For this month’s International food challenge, Manjula of Desi Fiesta, had come up with several traditional Marwadi dishes. Marwad is a region in Rajasthan and she specializes in that region as it is her native. When I said she came up with several dishes I literally mean several dishes. I have made only couple of the many dishes that she had presented to us this month, but I am planning to try out many more in the future. Each and every dish was mouthwatering. If you want to see more of her dishes, hop on to her blog.
So, to tell more about the challenge, every month, a host ventures into a cuisine from around the world and comes up with few recipes. We have to choose at least one recipe from the challenge and present it. As Manjula puts it, Rajasthani Cuisine has a splendid array of unique, rich and colorful recipes. The style of cooking adapted in the region does not just portray the wealth and prosperity, but also reflects the warrior lifestyles and the availability of ingredients in the water deprived region. They specialize in cooking foods that tolerate the severe temperature and stay fresh for over a period of time. Many of the curries and vegetables when cooked the right way can be eaten over days and do not need refrigeration.
Rajasathani cuisine also uses ghee (clarified butter) in many of the dishes. This lends to the flavor and aroma of the cuisine.
Moong Dal Kachori – Deep fried dumplings with lentil filling
Cooking time – 40 mins
Difficulty level – easy
Ingredients – (makes about 18 kachoris)
For the dough –
- Maida/All purpose flour – 2 cups
- Salt – to taste
- Oil – 3 tbsp
- Water – as needed to make the dough
For the filling –
- Moong dal / Split green gram dal – ½ cup (soaked for about 2 hrs)
- Cumin seeds – 1 tsp
- Fennel seeds – ½ tsp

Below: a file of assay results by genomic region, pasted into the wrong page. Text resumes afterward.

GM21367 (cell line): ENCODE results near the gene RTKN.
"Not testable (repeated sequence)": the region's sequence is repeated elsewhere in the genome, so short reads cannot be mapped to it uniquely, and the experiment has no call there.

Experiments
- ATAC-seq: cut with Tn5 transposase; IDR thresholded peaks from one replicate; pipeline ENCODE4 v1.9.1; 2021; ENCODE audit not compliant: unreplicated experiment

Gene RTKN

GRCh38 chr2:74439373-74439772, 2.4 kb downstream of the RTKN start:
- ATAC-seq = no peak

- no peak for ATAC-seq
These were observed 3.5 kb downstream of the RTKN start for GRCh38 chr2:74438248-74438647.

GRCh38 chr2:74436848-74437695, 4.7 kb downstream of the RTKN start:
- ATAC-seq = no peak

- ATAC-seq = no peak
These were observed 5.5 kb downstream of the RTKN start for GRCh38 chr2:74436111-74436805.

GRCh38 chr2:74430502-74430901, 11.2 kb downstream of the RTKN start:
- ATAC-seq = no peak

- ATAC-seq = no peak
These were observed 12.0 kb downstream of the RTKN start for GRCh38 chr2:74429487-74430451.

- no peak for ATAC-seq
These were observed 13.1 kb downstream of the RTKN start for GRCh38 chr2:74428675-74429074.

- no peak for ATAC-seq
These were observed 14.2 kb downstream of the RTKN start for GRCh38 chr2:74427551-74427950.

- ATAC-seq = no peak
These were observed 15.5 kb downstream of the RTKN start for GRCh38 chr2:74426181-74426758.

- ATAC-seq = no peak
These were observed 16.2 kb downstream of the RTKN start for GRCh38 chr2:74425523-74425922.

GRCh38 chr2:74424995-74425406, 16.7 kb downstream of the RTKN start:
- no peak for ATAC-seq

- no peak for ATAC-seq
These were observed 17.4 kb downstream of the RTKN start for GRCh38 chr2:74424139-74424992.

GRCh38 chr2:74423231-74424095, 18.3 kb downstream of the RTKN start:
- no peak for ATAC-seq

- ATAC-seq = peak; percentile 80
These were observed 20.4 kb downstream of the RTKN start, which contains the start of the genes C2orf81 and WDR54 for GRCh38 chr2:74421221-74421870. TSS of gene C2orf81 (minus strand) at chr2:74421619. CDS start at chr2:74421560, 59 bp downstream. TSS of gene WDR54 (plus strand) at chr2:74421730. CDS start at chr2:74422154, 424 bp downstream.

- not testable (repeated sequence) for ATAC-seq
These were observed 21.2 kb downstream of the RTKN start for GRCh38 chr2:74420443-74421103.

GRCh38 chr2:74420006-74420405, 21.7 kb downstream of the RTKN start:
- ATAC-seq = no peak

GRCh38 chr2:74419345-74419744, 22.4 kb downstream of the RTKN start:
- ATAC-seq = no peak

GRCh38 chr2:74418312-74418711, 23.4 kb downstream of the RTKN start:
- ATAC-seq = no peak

- Asafetida – ¼ tsp
- Chili powder – 1 ½ tsp
- Turmeric powder – ½ tsp
- Garam masala – 1 ½ tsp
- Dhania powder – 1 ½ tsp
- Amchur powder/dry mango powder – 1 tsp
- Salt – to taste
- Oil – 2 tbsp plus more for deep frying
Procedure – To make the dough –
- Combine all the ingredients mentioned above (except the water) and mix well. Now add water little by little and make soft dough. Knead the dough well for few minutes and keep it aside covered.
To make the filling –
- Soak the moong dal for about 2 hrs and drain it.
- Grind the moong dal coarsely into a paste and keep it aside.
- Heat 2 tbsp of oil in a pan and add the cumin seeds and the fennel seeds. Let it fry for a minute.
- Then add the ground moong dal and the rest of the dry powders along with salt and mix well. Fry the mixture until all the moisture disappears and the filling appears dry and crumbly.
- Let it cool down to room temperature.
To make the Kachori –
- Heat the oil for deep frying in medium flame.
- Divide the dough into 18 equal portions and flatten out each portion into a circle. I did this by hand and did not use a rolling pin. Now stuff about 1 o 1 ½ tbsp of filling into the dough and cover it entirely by slowly stretching the dough over and seal it well in the edge.
- Flatten this filled dough into a small puri using the heel of your palm. I again do not recommend using a rolling pin for this since it could tear the dough and the filling might spill out.
- Repeat the same procedure for the rest of the dough. It is very important to seal the kachori well, otherwise the filling might burst open when frying.
- Once the oil heats up, slowly drop in 2-3 kachori into it. Make sure that the oil is not very hot. The kachoris should fry in low to medium heat and puff up like puris. Fry them well on both sides until golden brown.
- Drain the kachoris on a paper towel lined dish.
- Serve hot with dates and green chutney or with ketchup! If storing, keep it in an air tight container to retain its crispiness.
Atte Ka Sheera – Wheat flour halwa
Difficulty level – easy
Ingredients – (makes about 20 small pieces)
- Wheat flour – ½ cup
- Boiling water – 1 – 1 ½ cups ( I used a little more than 1 cup)
- Jaggery – 1/3 cup (powdered)
- Ghee – 3 -4 tbsp
- Nuts – for garnish (optional)
- Heat the ghee in a pan and fry the wheat flour in it until a nice aroma comes and the flour changes to light golden brown color. Keep stirring all along or else the flour could burn.
- Add boiling water slowly until the flour absorbs all the water and forms a doughy texture.
- Now add the crushed jaggery and mix well.
- Cook until the halwa starts to leave the sides of the pan. This takes only about 2-3 mins.
- Serve it warm in a bowl or plate the halwa in a greased plate and let it cool down. Then cut out small squares out of it and serve!